For the first time in history Queen Elizabeth II will come face-to-face with Queen Victoria in Chester.

On Wednesday, September 9, The Queen will supersede her predecessor and great-great-grandmother in becoming the longest serving British monarch and both monarchs, represented by supersized lookalikes, will meet at Chester’s historic Cross. Queen Victoria reigned for 63 years and 216 days.

The special meeting of the giant queens, built by The Giant Manufacturing Company Ltd, has been orchestrated by artist Russell Kirk, the man behind the city’s renowned Watch parades.

Read: Chester Midsummer Watch parade brightens city streets

The 12’ tall Queen Victoria will be at the Cross from 10.30am until noon when she will proceed to the Grosvenor Bridge.

A young Victoria, as a Princess, visited the city in 1832 to open the sandstone single-span arched structure, designed by Thomas Harrison, which spans the River Dee.

Queen Victoria

She will leave Chester via temporary gates at the Eastgate held in place by a group of Roman legionaries, the original founders of the city.

She will pass under the Eastgate Clock, built to commemorate her Diamond Jubilee in 1897 but only presented to the monarch in 1899 on the occasion of her 80th birthday because of public disquiet about the cost of the giant time-piece when the project was first mooted.

At the same time, a giant Queen Elizabeth II figure wearing haute couture created by Chester’s Matthew O’Brien, Britain’s Top Designer 2013-2014, will enter the city in a symbolic takeover of the title of longest reigning monarch in British history from Queen Victoria.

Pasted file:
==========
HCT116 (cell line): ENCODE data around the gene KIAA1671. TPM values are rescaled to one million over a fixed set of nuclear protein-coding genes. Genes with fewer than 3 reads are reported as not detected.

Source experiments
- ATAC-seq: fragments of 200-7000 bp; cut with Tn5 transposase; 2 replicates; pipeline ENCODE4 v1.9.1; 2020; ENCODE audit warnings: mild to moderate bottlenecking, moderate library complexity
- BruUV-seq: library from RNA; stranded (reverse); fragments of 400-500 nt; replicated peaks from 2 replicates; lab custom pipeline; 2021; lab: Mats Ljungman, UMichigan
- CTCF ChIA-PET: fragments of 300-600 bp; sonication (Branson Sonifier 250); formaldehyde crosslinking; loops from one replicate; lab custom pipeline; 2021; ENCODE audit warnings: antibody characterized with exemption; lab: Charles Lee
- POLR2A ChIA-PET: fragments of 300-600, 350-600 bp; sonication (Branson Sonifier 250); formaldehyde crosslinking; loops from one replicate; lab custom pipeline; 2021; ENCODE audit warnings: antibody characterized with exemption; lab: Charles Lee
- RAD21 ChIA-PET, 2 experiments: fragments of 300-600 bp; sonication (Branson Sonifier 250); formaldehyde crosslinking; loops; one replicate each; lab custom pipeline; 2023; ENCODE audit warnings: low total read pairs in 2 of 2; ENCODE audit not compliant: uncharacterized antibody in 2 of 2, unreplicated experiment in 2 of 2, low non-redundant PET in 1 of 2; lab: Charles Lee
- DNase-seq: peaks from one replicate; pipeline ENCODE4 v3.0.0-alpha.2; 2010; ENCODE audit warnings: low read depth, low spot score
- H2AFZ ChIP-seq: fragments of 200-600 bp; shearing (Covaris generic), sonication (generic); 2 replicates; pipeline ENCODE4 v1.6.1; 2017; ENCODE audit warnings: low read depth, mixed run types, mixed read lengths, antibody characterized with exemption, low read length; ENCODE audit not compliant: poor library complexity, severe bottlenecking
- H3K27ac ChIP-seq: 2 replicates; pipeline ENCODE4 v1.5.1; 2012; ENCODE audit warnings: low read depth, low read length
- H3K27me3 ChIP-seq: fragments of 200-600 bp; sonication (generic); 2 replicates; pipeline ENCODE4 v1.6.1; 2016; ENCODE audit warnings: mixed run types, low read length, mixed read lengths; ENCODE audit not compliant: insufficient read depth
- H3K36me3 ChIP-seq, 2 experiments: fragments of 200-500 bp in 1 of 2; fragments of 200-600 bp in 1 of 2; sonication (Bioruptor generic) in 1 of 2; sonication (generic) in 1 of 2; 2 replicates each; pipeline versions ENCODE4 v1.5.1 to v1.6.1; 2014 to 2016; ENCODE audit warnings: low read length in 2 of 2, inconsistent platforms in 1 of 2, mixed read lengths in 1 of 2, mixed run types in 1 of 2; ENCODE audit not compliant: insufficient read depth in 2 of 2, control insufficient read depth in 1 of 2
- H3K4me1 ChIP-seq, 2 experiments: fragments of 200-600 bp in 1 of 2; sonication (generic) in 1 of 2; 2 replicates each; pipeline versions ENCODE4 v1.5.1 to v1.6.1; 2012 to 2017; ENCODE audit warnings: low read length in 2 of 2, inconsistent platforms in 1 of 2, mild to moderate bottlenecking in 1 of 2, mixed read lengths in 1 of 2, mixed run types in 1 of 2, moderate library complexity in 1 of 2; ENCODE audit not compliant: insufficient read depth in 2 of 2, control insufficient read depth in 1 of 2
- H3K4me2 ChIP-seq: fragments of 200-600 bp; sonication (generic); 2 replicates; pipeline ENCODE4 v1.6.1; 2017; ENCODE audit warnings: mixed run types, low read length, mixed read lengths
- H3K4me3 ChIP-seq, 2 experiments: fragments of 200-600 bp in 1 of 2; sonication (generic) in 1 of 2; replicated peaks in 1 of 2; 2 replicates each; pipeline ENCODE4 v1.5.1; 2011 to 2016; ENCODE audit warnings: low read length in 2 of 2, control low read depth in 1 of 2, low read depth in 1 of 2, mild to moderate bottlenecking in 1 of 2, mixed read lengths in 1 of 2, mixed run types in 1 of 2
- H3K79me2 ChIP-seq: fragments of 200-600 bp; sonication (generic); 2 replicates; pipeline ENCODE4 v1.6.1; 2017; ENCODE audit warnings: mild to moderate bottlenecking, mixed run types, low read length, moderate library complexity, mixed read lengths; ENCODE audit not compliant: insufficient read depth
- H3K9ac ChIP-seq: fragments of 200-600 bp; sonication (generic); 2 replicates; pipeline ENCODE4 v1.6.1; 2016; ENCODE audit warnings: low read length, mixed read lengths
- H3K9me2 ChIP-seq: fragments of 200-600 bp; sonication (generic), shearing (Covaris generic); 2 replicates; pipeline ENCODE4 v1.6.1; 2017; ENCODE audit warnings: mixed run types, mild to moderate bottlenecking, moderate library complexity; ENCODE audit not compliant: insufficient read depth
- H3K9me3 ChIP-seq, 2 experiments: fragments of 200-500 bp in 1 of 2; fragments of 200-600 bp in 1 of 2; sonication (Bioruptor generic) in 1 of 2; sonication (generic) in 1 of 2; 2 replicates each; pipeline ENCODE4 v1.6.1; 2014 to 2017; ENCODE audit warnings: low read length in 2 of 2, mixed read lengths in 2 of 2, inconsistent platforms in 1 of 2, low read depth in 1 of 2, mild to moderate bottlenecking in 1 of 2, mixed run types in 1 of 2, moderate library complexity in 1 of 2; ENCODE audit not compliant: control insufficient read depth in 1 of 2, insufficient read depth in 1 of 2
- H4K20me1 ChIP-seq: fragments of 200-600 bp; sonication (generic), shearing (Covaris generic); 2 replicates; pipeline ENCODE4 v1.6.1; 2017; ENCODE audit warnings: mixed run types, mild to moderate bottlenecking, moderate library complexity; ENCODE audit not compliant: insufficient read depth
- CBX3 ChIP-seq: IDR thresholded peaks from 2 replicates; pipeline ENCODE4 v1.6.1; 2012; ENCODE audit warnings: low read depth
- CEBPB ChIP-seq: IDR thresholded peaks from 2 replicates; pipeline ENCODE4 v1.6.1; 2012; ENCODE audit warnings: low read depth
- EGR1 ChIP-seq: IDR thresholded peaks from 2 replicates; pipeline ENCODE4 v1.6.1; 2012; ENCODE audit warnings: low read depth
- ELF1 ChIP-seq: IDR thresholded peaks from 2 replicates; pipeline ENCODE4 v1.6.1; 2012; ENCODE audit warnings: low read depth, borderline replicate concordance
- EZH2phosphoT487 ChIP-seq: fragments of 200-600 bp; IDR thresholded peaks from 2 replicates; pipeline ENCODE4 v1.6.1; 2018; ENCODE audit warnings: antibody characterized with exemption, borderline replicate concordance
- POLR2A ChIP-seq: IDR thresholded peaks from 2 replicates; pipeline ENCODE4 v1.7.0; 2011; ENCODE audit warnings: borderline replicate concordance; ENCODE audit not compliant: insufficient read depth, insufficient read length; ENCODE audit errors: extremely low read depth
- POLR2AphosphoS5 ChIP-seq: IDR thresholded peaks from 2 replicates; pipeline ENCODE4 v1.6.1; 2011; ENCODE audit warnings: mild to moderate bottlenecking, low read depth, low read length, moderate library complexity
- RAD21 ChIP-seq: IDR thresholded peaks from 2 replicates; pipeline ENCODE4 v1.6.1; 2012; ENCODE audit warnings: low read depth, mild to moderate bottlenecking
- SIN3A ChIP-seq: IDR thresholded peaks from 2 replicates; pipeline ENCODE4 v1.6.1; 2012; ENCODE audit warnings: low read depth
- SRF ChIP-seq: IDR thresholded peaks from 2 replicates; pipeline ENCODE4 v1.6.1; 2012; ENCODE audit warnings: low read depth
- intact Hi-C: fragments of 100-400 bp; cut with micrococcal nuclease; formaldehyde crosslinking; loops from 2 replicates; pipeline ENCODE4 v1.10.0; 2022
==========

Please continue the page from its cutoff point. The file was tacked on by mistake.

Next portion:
Chester’s husband and wife Town Crier team David and Julie Mitchell will provide a lively and entertaining commentary during the ceremony.

Managing director of The Mill Hotel and Spa Gordon Vickers, who is leading an initiative to create permanent heritage gates at the Eastgate to celebrate Queen Elizabeth II’s Diamond Jubilee in 2012, said: “We want as many people as possible to turn up and enjoy the ceremony. We would be delighted if spectators would bring Union Jack flags to wave at the event and make it a truly memorable occasion.

A sketch by design consultant Russell Kirk to show what the gates might look like if they were reinstated at the Eastgate

“The city has been a supporter of royalty across the centuries and its importance to the monarchy is reflected in the title Earl of Chester granted in accordance with Royal protocol to the sovereign’s eldest son, so it’s highly appropriate that we should celebrate the longest reign in British history with a spectacular event.”